ARCATA, Calif., November 18, 2013 – The American Cancer Society’s annual Great American Smokeout is this Thursday, encouraging people across the country to kick their cigarette habits at least for that day.
It would be too easy to just cite the latest horrifying statistics about the health effects of cigarette smoking. We all know it makes many people get sick and die. Yet this information alone does not stop others from continuing to smoke.
So this is not an article aiming to convince people to quit. This is an article for people who want to make that change and need help to do it.
According to the American Cancer Society, the Smokeout started in 1970 and became an annual event 1976. Websites abound with ideas and resources for assisting participants in this, but ultimately each person is responsible for his or her own behavior choices.
This is so crucial for smokers to understand and believe - they do have a choice. The old habit may seem at times to be automatic. That’s the nature of habits. They become programs run by the subconscious part of the mind without requiring conscious thought.
In other contexts this is actually helpful and resourceful. Imagine if your dominant hand was broken and you had to fully concentrate on every tiny movement while brushing your teeth, starting your car, tying your shoes or doing other ordinary and mundane activities. For one thing, it would slow you down. In these examples, you might not want that.
When it comes to smoking, however, slowing down can be an important part of shifting that automatic action into one of choice. Another way to think of it is turning a mindless behavior into one that is mindful.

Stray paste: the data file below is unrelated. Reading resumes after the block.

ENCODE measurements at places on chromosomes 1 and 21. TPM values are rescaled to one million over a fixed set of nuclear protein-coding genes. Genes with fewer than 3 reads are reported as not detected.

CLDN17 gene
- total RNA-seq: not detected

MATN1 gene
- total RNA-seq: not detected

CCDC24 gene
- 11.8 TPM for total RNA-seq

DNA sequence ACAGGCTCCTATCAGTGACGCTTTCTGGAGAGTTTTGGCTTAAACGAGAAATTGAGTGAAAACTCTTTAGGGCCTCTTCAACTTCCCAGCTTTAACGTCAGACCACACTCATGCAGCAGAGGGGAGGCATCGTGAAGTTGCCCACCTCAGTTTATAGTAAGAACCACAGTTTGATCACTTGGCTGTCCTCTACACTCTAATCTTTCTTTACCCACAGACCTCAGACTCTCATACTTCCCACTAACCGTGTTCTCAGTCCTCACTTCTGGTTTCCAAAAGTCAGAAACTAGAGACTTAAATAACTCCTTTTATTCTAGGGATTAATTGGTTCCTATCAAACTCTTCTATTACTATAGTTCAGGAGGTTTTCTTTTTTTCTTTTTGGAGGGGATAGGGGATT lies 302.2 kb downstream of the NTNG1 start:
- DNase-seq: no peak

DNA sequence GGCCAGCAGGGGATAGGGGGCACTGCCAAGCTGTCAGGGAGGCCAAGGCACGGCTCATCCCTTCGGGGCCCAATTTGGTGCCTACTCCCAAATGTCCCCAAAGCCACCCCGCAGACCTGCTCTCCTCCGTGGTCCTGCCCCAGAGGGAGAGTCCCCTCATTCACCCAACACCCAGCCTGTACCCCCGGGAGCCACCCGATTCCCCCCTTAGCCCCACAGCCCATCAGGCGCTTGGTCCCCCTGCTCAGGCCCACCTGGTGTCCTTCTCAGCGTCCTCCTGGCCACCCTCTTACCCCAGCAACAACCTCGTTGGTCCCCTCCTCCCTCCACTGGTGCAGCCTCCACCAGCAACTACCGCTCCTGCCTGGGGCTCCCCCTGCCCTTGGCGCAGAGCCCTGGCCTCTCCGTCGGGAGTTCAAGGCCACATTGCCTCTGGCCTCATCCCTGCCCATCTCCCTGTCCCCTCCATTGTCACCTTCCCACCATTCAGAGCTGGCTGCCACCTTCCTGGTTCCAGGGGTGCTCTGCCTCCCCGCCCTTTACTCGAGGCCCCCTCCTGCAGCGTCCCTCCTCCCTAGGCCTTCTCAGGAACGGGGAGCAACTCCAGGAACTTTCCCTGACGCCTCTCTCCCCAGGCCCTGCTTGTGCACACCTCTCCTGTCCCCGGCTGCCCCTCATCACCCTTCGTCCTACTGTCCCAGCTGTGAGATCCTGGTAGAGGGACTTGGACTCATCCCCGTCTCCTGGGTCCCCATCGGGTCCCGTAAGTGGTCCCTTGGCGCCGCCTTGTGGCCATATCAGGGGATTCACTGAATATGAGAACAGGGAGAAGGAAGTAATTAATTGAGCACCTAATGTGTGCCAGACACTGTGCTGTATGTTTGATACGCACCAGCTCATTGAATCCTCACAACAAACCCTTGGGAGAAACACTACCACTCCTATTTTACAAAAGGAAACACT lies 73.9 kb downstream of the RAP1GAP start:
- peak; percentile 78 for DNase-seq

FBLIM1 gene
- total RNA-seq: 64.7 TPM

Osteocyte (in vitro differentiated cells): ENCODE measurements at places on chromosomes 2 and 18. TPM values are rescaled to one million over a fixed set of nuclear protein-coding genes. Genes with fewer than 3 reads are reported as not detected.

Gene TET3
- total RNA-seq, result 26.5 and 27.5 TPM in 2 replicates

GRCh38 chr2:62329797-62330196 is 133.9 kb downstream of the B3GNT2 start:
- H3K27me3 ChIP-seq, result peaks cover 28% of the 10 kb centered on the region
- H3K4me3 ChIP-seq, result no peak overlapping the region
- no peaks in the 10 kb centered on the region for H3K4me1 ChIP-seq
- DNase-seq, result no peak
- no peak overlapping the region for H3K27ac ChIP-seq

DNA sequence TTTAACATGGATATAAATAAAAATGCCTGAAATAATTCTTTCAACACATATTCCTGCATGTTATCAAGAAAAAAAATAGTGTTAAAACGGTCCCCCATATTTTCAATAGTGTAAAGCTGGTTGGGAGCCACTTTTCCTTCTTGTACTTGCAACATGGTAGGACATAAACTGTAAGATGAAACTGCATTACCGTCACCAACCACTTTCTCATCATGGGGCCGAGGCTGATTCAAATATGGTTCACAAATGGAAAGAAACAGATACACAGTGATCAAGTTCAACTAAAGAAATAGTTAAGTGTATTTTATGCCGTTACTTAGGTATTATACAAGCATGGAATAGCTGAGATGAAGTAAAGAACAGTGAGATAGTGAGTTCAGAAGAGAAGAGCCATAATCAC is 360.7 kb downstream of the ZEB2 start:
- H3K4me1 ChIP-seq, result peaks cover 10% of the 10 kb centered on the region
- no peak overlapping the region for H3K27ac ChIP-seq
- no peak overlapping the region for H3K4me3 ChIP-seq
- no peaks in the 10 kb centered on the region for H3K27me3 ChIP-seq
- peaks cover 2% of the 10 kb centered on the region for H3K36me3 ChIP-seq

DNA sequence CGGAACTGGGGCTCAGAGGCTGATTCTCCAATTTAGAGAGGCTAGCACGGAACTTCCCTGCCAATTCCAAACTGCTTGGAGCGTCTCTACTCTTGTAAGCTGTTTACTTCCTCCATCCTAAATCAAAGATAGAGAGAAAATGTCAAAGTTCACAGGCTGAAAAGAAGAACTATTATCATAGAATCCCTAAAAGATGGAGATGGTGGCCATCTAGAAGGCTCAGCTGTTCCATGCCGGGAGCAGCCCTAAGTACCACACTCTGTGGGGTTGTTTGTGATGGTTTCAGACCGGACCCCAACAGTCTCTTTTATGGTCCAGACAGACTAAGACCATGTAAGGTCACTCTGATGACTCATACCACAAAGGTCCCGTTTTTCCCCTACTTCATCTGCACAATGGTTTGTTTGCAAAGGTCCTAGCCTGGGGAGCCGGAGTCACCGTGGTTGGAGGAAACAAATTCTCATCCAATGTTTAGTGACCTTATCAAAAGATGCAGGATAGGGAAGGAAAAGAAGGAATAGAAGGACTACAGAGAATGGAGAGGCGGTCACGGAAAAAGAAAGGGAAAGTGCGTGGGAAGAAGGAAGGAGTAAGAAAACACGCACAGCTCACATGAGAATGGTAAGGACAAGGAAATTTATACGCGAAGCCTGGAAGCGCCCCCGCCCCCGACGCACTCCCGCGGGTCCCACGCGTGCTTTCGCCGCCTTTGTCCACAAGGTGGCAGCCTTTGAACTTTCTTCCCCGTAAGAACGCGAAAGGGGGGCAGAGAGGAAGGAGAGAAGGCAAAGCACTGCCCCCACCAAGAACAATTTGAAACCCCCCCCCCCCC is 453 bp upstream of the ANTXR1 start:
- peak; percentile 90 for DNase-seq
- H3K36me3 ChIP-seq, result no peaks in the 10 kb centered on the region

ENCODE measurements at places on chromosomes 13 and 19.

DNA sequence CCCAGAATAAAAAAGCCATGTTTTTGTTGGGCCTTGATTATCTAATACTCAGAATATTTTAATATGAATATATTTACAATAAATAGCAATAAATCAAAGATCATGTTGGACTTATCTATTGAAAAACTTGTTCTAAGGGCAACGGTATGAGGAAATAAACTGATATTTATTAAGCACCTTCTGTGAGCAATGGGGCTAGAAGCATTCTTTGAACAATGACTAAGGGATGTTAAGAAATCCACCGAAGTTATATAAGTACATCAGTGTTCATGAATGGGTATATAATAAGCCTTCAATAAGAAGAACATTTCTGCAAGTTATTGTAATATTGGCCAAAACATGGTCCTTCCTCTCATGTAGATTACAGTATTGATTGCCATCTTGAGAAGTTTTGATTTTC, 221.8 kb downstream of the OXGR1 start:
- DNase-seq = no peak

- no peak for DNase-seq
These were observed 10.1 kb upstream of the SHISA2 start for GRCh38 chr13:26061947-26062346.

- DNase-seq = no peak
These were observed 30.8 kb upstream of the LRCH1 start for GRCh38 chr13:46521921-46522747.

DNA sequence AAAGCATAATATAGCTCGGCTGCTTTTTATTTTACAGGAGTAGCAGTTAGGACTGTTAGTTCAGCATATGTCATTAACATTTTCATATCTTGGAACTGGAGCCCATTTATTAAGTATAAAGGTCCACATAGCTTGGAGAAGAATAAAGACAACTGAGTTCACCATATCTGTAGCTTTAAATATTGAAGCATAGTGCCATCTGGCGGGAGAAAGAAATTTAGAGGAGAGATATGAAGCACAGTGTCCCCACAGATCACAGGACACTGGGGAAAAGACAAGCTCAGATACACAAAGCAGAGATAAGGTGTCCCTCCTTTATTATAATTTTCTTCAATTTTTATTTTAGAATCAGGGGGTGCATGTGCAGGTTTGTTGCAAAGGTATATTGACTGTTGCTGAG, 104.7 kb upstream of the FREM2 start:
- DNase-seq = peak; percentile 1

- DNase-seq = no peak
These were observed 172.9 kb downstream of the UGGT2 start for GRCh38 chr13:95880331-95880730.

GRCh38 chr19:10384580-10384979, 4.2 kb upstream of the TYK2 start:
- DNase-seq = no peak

Mindfulness is about practicing “the art of just noticing.” That means becoming OK accepting things as they are, even if they are not ideal in that moment. This applies especially to feelings and sensations in the body. For smokers, these often come as “cravings.” The thing about sensations is that they only become emotions or feelings when the mind assigns a meaning.
Slowing down enough to “just notice” a sensation allows the mind to consider multiple possible meanings instead of automatically acting on a default meaning. This, in turn, allows a choice of possible responses, including taking no action and simply accepting the sensation as it is in that moment even if it is uncomfortable. Just notice the sensation and that it is separate from the judgmental thought that it is uncomfortable. In the next moment, both will change. Keep noticing and they will keep changing without any effort or action required.
Many people practice mindfulness as a form of meditation. This can be done in a traditional manner, seated in a quiet place with your eyes closed. But it can also be done while walking or eating or doing anything else. The benefits of mindfulness are so vast that there is now extensive research showing medical applications, including pain relief.
There are plentiful resources available to guide you into a deeper understanding and practice of mindfulness. Searching YouTube for mindfulness currently reveals 187,000 videos and “mindfulness and smoking cessation” returns over 2000 hits.
Of course, mindfulness is just one of many approaches that can assist people ready to stop smoking. Thursday’s Great American Smokeout is as good a day as any to make this change. Amazingly, the body begins to recover almost immediately.
For assistance finding a local Smokeout event in your area, check with your local chapter of the American Cancer Society or call 800-227-2345.
Dave Berman, C.Ht. is a clinical/medical hypnotherapist and life coach practicing in northern California and globally via Skype.
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